The Grandchildren of Giraffes: Passing Down the Toxins in Our Food

Nicholas Kristof has joined the bandwagon against BPAs (synthetic estrogen found in hard plastics, cans, etc. ) and he has done a good job summing up the studies that have been flooding recent science journals.

He brushes past the most interesting part though, because his article is more of a warning than a musing on how fascinating our understanding of biology has become. These studies show that our lifestyle habits today may affect the health of our grandchildren -- even if we don't live to meet them.

If that reminds you of a long-discredited theory by the early 19th century biologist Lamarck, you are right. His logic was that traits acquired in a lifetime could be directly passed on to subsequent generations. For example, because a giraffe stretched his neck to reach the top leaves, his offspring were born with long necks.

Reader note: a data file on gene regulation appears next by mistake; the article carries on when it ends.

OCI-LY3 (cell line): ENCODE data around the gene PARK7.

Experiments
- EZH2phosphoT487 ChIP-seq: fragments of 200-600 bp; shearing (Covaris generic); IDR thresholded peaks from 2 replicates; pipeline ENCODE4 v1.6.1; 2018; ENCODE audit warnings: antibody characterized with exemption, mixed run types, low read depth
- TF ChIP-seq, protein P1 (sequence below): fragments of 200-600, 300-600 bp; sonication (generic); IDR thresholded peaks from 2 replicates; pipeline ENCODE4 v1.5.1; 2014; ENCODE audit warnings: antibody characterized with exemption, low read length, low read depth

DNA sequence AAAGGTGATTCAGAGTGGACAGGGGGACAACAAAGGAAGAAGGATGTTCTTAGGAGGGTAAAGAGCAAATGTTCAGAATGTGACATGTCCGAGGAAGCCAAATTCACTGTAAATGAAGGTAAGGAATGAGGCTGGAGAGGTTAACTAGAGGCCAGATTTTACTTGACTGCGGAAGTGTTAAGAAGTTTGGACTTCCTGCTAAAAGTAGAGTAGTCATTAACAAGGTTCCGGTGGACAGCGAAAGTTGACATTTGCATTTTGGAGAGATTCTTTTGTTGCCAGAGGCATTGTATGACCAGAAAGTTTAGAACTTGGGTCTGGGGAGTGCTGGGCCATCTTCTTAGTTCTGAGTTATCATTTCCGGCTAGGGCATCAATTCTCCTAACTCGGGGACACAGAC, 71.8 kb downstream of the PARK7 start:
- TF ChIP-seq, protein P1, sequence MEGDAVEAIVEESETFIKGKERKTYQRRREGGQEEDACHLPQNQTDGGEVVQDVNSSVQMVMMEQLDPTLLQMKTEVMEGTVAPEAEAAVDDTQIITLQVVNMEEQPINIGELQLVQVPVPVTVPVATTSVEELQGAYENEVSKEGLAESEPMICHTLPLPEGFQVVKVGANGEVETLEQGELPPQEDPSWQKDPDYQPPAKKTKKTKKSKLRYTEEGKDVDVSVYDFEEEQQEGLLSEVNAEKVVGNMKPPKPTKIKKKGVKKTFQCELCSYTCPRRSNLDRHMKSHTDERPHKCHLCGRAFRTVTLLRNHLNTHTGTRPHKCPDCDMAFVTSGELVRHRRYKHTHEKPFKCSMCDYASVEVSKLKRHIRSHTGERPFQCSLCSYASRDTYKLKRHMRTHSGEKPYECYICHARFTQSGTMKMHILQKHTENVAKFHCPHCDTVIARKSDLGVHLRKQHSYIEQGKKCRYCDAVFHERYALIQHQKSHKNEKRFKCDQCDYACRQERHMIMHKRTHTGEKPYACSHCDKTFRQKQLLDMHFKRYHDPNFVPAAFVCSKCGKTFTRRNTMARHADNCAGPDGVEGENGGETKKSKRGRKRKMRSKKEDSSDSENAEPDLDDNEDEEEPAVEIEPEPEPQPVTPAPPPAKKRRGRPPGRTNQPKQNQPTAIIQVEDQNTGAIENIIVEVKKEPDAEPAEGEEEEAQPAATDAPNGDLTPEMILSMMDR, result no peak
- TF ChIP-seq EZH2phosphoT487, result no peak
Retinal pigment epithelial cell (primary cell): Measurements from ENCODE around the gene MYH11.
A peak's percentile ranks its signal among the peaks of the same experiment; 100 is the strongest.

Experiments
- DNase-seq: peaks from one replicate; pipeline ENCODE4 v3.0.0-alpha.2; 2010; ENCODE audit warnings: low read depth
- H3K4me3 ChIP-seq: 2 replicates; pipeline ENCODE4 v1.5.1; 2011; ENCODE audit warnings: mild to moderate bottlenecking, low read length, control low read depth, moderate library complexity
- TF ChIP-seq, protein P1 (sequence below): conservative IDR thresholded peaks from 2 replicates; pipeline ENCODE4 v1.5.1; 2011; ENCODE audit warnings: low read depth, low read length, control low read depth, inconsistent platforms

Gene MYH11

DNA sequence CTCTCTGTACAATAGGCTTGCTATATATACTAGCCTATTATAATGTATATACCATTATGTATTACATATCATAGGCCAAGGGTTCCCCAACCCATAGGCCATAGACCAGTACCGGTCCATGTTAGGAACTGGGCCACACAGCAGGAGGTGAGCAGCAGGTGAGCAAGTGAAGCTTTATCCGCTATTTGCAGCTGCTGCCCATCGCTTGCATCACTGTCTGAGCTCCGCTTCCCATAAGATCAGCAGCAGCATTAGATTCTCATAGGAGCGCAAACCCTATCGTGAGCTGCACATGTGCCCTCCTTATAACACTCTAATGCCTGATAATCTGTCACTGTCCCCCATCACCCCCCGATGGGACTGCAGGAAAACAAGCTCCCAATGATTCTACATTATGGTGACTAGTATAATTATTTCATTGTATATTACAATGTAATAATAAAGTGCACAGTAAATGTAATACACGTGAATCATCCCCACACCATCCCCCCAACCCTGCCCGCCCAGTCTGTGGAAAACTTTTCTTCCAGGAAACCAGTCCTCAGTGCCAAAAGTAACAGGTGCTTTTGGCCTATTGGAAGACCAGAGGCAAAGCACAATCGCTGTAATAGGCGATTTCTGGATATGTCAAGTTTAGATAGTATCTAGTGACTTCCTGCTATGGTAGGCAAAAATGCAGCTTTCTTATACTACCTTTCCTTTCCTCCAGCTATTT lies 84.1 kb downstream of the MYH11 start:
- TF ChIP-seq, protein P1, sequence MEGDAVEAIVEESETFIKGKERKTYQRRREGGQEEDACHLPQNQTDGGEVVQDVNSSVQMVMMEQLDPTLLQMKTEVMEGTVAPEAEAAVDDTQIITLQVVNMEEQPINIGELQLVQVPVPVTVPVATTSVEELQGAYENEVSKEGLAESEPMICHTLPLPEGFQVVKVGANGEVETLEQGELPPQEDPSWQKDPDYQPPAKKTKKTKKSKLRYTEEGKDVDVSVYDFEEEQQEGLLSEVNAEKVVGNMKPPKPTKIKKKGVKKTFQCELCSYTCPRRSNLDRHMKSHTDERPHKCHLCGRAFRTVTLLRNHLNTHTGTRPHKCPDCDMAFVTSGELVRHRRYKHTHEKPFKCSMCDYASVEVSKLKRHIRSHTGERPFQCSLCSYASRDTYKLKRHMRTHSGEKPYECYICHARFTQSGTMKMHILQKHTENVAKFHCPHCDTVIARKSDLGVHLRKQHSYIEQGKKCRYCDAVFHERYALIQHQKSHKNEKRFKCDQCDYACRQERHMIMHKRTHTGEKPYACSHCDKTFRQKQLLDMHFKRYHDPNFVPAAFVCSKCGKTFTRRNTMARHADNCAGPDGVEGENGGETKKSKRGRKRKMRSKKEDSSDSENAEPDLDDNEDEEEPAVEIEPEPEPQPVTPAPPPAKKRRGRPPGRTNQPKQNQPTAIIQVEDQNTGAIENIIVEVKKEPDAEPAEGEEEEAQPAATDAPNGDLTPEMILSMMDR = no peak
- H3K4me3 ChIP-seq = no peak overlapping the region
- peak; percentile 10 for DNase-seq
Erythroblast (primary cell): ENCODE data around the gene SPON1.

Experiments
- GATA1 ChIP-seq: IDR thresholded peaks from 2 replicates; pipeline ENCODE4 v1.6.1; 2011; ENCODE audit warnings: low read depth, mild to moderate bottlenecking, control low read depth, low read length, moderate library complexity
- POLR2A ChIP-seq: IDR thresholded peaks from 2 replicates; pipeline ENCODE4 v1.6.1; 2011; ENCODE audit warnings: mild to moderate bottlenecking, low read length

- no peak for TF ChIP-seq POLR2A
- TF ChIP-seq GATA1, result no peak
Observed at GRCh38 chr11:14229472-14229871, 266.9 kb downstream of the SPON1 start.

Darwin, of course, came along and proved Lamarck wrong (although Darwin had some Lamarckisms of his own.) But, scientists are now finding, Lamarck may have been partly correct all along.

(I reported on this new field, called epigenetics, in April. For a great primer on the subject, I highly recommend this video by NOVA.)

Don't want to contribute to your grandkids (or your own) risk of cancer or infertility? Avoid, when possible, canned foods and hard plastics. Easier said than done, I know. I have yet to be able to cut everything out.

But the farmers' market certainly helps.

photo by R. L. Wolverton, via Dreamstime

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